We have an adorable, intelligent, affectionate grandson named Abbott. There’s no bias here. He really is. He plays soccer. When he was four, one of the other boys pushed him down in the middle of the game, and Abbott came crying to Mom and Dad.
Mom: “Oh, Honey. Did you get hurt? Do you want me to kiss it?”
Abbott’s face brightened a little.
Dad: “That, Little Man, is a badge of courage. Shake it off. You just earned the right to play with the big boys.”
Abbott responded to Dad as well. He wiped his tears, threw back his little shoulders, and went back out to play.
Mom and Dad had different perspectives on the situation. Whose approach was right?
I think they both were. Both perspectives were needed. God planned it that way. Mom showed compassion. Dad taught courage.
There are many situations in our marriage where we have a very different perspective than our spouse.
Which car should we buy? “The economy car.” “No, the car that will allow us to transport our kids and their friends.” Who is right?
How many sports will our children be allowed to play each year? “Just one. I want our children to have time for youth group. I want them to know the importance of giving God priority.” “Playing only one sport will limit his chances of getting a scholarship to that Christian university he wants to attend, and the university could impact his life.” Who is right?
For Bob and me, many of the disagreements showed up when our girls were teens. They wanted permission to do something we felt should not be granted. I wanted peace, harmony, to maintain the relationship. Bob was willing to draw a line in the sand and say, “This is something we don’t give in on.”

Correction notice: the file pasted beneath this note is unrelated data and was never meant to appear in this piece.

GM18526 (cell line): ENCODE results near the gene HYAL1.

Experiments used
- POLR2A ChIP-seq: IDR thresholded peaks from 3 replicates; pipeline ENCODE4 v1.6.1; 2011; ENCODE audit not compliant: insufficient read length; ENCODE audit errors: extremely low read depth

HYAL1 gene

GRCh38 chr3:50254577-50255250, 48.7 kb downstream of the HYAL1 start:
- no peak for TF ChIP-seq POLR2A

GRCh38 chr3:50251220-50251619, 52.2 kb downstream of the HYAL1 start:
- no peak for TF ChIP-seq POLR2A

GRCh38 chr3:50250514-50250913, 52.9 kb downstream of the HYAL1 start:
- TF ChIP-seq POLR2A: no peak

Who is right?
If you are willing to acknowledge God gave you different perspectives for a purpose—if you are willing to treat each other’s perspective with respect—the best answer is probably somewhere in the middle. The best car for your family may be a bit roomier, but not have all the bells and whistles. Perhaps your son or daughter could major in one sport and play another sport recreationally on a team with fewer practices and tournaments.
When dealing with our teenagers, respecting each other’s position meant I could tell our girls with confidence, “You know what we decided,” because Bob could be counted on to hold the line. It also meant Bob would approach our girls with, “Is there any doubt in your mind that I love you?” Respecting both opinions meant we got the best of both worlds.
The Bible tells us: “Plans fail for lack of counsel, but with many advisers, they succeed.” (Proverbs 15:22 NIV) God gave you a built-in adviser. Respect your mate’s insights, opinions, and perspective and you will benefit from a better, more-rounded opinion.